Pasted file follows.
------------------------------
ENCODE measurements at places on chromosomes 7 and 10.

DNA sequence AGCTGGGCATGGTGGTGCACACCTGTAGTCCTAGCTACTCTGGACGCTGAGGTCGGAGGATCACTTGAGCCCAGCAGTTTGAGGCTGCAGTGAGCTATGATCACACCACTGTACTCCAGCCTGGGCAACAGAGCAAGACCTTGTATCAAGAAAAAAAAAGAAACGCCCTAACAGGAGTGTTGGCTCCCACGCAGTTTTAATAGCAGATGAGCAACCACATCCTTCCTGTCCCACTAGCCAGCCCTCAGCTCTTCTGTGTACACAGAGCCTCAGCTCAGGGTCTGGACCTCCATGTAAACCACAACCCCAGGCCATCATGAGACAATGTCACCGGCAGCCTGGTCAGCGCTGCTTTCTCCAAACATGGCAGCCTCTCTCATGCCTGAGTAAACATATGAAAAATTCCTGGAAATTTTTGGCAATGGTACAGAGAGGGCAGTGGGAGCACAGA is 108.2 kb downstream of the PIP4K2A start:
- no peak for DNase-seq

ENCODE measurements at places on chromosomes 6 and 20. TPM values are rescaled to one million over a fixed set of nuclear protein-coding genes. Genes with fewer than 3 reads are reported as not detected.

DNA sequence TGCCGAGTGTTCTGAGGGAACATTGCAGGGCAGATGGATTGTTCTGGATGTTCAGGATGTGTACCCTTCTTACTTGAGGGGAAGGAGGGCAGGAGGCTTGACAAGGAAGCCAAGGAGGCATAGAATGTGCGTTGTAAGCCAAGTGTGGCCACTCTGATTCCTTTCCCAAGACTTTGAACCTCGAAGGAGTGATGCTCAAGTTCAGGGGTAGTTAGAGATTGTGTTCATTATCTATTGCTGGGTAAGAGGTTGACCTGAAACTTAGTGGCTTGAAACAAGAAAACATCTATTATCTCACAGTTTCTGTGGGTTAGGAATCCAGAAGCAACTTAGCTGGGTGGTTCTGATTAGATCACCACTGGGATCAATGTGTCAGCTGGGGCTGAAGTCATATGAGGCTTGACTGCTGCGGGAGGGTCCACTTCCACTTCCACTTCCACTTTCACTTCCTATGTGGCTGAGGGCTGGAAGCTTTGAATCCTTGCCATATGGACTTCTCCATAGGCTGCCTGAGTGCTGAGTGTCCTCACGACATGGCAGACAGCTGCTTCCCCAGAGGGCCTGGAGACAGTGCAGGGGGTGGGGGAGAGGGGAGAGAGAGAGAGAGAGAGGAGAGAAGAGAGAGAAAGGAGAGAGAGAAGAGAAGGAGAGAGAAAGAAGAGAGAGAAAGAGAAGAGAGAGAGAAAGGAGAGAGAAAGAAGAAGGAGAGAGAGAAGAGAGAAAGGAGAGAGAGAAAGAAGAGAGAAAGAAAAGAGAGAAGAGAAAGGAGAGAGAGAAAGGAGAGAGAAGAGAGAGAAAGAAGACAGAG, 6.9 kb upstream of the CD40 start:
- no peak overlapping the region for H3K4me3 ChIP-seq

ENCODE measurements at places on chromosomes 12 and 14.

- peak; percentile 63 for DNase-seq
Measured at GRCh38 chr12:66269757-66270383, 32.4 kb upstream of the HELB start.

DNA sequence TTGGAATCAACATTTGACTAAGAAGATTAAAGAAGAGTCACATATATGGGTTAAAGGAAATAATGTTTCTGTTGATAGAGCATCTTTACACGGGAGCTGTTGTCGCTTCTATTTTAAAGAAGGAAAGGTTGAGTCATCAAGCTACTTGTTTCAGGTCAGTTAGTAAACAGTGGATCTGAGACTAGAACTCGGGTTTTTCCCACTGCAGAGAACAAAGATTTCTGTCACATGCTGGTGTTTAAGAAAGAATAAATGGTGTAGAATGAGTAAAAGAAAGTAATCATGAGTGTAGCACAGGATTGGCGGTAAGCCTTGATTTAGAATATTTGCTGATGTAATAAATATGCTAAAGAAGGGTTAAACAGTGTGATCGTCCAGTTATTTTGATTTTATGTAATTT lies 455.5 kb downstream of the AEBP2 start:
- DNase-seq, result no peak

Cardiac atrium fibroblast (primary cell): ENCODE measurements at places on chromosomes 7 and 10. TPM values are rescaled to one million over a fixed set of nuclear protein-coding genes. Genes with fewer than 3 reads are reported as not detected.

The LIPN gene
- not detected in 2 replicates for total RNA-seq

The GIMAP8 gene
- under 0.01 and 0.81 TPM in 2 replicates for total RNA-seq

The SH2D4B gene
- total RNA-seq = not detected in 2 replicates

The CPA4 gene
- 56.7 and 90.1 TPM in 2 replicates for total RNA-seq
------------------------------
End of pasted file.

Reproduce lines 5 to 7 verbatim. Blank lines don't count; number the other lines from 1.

DNA sequence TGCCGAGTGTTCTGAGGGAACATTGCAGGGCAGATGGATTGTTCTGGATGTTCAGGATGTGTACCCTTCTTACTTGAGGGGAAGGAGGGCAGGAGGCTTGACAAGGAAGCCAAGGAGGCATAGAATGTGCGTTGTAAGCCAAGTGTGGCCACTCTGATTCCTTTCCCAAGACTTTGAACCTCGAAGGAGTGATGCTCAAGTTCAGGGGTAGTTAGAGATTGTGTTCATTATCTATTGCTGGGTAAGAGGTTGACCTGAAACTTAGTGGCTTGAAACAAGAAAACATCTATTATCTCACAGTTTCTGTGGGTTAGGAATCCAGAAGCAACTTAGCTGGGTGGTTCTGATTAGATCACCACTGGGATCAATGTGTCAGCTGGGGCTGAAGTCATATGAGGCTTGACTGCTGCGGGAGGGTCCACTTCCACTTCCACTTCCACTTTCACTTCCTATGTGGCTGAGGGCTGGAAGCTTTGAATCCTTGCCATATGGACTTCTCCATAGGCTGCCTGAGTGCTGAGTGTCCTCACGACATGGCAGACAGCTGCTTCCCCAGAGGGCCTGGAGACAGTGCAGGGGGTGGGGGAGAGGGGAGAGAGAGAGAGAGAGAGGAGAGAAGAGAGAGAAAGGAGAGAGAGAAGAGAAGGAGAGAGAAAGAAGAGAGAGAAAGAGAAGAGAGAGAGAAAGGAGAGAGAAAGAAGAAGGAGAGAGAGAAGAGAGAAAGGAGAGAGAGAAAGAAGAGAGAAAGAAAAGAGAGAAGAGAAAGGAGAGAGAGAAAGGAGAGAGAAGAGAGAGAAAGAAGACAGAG, 6.9 kb upstream of the CD40 start:
- no peak overlapping the region for H3K4me3 ChIP-seq

ENCODE measurements at places on chromosomes 12 and 14.